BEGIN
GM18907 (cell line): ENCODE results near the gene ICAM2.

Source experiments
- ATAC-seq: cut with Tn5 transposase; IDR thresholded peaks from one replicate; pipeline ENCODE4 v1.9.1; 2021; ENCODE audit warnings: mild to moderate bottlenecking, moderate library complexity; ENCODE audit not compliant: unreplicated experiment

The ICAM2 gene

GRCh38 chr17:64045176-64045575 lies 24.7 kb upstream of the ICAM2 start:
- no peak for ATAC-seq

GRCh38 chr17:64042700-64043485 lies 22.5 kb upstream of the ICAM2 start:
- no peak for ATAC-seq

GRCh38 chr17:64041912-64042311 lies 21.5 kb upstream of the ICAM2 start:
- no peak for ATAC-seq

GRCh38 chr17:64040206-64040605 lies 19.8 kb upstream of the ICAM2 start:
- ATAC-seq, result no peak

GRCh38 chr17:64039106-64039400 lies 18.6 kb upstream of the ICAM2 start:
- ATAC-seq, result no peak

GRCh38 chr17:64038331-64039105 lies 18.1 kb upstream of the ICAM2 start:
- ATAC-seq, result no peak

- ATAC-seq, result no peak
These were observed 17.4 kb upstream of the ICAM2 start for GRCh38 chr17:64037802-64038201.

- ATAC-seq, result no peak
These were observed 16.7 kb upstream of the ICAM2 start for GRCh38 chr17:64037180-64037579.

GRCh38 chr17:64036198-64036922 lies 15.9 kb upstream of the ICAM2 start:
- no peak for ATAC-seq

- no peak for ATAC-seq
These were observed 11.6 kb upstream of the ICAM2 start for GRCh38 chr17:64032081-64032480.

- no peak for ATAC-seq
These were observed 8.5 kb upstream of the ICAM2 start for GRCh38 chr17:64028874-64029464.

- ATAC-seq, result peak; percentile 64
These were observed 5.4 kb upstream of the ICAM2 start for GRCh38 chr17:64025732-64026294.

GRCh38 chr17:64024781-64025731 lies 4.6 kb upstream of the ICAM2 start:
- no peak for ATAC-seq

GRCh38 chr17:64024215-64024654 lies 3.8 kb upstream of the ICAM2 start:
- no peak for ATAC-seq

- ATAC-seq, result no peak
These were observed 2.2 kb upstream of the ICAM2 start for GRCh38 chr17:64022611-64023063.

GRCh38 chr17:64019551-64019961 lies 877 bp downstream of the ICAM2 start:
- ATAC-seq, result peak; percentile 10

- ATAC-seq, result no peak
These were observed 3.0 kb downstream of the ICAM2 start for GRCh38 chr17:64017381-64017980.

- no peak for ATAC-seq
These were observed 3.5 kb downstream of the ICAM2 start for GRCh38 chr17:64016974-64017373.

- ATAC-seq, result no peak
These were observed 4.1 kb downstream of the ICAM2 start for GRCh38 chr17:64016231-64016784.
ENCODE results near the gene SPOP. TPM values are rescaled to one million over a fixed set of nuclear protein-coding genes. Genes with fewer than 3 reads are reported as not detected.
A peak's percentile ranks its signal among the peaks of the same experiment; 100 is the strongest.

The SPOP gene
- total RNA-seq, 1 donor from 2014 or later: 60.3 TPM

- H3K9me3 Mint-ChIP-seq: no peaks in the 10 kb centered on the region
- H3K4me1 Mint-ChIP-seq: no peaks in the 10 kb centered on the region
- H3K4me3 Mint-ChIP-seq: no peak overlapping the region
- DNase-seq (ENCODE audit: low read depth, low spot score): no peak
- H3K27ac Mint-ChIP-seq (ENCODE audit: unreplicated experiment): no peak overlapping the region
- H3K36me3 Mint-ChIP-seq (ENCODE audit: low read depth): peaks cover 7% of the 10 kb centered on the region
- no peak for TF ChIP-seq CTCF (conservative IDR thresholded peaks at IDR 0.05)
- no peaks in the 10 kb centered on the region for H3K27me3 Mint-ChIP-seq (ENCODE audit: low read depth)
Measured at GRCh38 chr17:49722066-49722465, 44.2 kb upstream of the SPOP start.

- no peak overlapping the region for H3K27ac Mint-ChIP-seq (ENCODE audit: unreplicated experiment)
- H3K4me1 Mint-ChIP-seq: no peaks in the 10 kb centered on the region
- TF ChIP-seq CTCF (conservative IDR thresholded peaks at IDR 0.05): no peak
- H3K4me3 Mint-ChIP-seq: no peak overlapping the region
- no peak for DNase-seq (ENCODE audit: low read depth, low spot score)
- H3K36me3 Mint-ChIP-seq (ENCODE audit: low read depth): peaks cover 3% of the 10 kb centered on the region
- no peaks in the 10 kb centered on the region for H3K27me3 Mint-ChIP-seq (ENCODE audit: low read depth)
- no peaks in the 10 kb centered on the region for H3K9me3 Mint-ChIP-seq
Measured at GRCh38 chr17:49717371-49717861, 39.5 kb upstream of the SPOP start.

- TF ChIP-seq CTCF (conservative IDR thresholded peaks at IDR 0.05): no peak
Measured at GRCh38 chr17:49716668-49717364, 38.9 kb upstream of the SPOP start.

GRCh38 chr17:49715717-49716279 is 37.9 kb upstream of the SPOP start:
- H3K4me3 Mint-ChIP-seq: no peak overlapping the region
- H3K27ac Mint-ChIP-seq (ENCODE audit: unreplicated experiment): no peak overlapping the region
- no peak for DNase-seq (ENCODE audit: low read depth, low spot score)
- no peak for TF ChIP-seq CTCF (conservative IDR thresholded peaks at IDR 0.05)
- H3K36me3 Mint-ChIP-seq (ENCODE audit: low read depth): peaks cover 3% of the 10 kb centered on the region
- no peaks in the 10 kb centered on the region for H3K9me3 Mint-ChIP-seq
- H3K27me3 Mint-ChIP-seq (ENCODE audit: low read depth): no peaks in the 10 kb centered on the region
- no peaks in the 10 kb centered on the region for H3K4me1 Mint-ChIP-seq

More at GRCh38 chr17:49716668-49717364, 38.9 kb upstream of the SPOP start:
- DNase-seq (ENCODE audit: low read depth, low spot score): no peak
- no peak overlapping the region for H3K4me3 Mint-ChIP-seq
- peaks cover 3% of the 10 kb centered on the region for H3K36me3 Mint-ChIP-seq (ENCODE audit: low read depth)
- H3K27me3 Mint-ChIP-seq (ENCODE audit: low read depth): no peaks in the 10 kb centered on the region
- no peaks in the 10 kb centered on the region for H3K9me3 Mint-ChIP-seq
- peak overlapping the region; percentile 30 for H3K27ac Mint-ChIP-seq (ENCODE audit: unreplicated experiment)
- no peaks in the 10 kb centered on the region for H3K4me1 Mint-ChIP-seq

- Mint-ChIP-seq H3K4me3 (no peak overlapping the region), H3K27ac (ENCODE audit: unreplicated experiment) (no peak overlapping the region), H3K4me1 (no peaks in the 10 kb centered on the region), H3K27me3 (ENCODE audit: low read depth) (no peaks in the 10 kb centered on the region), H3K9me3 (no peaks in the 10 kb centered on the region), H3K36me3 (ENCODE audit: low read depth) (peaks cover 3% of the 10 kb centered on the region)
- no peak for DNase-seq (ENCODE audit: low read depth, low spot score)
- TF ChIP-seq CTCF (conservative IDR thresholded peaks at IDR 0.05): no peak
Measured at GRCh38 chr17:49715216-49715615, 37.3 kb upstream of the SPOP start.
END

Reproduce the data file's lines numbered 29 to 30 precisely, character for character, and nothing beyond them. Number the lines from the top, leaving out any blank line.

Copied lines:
GRCh38 chr17:64024781-64025731 lies 4.6 kb upstream of the ICAM2 start:
- no peak for ATAC-seq